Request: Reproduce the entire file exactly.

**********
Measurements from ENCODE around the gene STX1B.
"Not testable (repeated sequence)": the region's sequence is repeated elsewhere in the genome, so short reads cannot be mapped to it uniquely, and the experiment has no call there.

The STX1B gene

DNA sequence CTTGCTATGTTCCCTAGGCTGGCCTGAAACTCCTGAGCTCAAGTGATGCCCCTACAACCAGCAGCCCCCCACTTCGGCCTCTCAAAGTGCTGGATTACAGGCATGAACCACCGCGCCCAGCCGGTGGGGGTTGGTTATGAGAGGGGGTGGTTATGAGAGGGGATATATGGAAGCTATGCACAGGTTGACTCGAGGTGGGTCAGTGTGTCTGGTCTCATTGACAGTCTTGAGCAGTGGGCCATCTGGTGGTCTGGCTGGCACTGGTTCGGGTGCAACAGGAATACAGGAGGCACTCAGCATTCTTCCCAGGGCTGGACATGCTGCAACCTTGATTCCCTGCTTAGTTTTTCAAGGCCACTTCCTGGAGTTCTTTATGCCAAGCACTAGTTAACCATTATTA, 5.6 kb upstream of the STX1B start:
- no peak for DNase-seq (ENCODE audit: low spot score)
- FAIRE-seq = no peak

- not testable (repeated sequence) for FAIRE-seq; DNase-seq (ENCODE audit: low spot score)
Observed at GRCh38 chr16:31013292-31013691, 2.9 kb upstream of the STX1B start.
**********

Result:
Measurements from ENCODE around the gene STX1B.
"Not testable (repeated sequence)": the region's sequence is repeated elsewhere in the genome, so short reads cannot be mapped to it uniquely, and the experiment has no call there.

The STX1B gene

DNA sequence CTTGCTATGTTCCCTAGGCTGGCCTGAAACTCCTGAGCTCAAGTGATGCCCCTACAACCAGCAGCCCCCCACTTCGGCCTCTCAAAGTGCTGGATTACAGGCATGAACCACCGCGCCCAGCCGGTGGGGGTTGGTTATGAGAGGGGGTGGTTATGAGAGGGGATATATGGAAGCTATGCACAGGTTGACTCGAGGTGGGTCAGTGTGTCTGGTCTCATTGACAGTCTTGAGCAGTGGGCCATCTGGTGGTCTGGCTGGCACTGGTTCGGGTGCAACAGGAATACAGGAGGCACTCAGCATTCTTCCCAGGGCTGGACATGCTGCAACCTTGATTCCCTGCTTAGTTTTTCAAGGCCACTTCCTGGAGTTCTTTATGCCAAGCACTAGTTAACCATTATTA, 5.6 kb upstream of the STX1B start:
- no peak for DNase-seq (ENCODE audit: low spot score)
- FAIRE-seq = no peak

- not testable (repeated sequence) for FAIRE-seq; DNase-seq (ENCODE audit: low spot score)
Observed at GRCh38 chr16:31013292-31013691, 2.9 kb upstream of the STX1B start.